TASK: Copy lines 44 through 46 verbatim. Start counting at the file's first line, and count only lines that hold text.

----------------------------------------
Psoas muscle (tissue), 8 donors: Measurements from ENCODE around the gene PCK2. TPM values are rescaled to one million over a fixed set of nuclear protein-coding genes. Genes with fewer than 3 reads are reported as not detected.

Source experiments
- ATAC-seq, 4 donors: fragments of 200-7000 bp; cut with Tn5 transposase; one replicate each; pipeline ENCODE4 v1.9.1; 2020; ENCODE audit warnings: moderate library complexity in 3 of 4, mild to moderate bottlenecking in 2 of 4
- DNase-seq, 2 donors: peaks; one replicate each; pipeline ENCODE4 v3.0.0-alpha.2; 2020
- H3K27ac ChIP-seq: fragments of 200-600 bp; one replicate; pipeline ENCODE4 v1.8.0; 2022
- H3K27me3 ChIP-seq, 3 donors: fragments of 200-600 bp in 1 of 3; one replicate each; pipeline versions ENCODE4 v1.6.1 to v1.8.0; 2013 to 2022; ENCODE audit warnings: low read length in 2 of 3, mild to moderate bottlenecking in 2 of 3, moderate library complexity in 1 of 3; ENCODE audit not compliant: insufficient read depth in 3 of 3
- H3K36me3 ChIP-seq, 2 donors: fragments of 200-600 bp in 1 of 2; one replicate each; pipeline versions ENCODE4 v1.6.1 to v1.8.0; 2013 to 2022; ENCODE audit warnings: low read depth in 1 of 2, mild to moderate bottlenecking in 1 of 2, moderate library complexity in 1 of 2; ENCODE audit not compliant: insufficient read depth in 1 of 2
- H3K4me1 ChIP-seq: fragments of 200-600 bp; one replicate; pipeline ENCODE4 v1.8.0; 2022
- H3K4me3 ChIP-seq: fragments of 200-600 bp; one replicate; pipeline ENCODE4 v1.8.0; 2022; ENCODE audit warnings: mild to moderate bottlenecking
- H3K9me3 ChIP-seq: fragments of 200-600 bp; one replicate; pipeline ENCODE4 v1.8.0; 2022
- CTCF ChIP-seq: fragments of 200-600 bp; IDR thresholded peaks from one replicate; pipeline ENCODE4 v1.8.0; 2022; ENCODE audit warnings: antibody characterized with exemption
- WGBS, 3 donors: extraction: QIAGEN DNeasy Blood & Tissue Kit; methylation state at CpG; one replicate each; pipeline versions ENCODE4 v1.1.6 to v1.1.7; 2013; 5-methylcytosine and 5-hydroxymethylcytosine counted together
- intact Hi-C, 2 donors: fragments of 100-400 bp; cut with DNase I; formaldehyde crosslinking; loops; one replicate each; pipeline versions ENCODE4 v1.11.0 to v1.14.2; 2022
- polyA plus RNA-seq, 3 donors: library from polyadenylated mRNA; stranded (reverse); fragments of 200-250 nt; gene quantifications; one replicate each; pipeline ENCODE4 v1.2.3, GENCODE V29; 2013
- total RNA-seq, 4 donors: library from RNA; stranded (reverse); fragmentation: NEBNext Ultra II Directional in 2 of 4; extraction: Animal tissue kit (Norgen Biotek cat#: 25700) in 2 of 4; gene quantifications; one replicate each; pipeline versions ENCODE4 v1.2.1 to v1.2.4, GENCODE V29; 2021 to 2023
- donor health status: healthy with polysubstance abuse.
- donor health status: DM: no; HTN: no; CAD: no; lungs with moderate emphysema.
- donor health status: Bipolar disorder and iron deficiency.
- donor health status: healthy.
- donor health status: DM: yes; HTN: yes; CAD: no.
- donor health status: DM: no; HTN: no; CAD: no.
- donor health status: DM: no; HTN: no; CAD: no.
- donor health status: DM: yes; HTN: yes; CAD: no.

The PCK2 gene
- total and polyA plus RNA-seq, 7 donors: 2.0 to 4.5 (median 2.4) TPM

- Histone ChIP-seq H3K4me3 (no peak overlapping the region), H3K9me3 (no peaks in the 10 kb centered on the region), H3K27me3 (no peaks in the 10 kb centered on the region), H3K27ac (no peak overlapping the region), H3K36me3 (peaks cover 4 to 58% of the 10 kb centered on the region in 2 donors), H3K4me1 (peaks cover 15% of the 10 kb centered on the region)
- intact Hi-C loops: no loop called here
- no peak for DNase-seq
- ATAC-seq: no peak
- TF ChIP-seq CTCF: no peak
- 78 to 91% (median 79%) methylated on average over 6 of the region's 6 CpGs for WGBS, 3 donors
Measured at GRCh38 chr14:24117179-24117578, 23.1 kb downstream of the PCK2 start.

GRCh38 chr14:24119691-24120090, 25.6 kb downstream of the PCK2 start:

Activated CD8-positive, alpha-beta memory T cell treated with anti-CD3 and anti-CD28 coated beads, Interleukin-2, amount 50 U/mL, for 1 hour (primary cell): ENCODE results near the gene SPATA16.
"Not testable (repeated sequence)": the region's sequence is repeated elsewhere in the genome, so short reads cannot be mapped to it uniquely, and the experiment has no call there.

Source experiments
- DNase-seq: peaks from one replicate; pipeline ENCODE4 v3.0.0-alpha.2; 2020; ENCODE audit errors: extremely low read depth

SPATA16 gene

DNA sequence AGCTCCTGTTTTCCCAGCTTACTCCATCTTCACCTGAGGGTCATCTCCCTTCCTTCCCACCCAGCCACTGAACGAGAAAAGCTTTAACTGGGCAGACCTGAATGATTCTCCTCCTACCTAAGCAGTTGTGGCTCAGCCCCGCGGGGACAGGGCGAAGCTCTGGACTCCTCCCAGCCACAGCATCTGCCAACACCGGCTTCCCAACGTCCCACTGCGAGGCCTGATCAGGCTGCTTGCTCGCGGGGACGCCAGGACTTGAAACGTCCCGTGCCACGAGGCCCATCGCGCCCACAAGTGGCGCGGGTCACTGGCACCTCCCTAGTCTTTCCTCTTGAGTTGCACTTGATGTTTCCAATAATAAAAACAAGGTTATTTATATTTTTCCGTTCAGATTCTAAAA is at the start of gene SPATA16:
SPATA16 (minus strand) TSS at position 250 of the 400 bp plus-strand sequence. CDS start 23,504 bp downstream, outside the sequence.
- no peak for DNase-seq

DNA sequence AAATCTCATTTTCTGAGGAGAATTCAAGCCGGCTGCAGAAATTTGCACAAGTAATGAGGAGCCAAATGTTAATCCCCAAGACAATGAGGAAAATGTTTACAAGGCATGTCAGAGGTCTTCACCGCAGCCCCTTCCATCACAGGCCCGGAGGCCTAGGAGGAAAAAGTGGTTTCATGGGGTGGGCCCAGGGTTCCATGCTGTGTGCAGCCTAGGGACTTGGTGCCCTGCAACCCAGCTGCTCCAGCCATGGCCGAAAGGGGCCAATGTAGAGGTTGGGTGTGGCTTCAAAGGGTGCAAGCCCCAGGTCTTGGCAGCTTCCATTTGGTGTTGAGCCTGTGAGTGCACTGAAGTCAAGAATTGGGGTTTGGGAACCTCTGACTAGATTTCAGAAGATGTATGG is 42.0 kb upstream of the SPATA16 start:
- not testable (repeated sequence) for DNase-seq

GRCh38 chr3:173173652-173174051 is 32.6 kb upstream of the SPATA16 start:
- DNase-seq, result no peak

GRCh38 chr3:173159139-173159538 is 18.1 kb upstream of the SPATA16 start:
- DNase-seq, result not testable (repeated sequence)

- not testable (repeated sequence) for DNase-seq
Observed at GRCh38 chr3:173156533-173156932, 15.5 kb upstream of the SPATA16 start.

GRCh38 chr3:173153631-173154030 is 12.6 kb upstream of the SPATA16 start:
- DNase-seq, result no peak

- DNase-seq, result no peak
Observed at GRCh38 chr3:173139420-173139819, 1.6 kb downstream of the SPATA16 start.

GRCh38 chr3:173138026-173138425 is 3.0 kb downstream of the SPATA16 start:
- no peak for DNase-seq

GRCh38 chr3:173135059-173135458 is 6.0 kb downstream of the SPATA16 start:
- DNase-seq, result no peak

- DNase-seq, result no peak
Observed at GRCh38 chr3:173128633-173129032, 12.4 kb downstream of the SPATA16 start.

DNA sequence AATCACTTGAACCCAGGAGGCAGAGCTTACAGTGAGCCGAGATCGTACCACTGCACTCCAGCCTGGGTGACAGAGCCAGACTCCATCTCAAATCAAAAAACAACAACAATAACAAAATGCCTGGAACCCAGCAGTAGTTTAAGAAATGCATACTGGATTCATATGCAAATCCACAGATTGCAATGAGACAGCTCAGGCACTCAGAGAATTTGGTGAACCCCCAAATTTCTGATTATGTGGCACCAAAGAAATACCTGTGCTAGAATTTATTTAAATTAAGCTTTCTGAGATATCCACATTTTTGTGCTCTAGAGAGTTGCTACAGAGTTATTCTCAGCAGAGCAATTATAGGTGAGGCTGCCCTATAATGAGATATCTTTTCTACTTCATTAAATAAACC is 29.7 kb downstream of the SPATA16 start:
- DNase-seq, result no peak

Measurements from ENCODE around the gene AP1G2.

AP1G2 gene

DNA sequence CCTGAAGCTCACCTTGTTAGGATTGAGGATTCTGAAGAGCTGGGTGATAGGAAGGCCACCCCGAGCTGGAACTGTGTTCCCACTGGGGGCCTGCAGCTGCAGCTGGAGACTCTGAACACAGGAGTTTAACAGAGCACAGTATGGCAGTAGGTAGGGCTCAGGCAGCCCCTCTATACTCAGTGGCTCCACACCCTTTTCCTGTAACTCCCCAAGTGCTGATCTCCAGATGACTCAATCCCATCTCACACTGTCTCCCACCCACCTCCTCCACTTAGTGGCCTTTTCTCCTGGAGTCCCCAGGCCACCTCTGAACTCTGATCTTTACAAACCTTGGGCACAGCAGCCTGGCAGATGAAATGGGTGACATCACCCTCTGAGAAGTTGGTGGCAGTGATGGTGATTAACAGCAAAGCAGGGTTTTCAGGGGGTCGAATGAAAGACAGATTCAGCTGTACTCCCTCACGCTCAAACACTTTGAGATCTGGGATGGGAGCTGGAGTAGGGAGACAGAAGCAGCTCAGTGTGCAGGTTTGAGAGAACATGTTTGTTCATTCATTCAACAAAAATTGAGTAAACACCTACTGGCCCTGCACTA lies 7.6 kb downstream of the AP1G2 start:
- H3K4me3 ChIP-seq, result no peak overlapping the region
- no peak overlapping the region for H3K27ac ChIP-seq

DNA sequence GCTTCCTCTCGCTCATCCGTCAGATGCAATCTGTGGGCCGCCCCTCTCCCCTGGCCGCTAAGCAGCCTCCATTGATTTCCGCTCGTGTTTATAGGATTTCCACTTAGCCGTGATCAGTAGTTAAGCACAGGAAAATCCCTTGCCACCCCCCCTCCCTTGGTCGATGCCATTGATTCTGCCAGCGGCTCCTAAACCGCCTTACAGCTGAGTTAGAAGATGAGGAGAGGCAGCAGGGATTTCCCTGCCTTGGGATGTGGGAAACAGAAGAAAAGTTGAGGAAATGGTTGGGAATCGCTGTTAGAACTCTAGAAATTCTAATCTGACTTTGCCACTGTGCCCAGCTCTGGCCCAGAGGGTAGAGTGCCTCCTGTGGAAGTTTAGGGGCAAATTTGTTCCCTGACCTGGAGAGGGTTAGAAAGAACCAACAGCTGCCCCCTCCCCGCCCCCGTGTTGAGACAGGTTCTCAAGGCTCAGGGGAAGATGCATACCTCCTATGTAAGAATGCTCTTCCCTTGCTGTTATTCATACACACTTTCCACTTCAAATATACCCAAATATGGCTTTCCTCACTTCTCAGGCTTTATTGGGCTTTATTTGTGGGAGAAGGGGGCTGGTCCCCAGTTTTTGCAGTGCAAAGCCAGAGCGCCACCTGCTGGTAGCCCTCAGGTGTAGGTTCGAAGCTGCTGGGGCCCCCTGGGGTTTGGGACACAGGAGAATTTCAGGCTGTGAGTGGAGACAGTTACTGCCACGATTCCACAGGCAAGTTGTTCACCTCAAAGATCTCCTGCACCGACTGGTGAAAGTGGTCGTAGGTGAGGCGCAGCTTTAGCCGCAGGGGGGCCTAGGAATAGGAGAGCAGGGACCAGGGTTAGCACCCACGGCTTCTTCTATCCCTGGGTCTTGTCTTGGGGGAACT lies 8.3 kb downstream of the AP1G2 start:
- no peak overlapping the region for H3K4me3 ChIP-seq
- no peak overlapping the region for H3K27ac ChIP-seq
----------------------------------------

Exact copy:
GRCh38 chr3:173173652-173174051 is 32.6 kb upstream of the SPATA16 start:
- DNase-seq, result no peak

GRCh38 chr3:173159139-173159538 is 18.1 kb upstream of the SPATA16 start: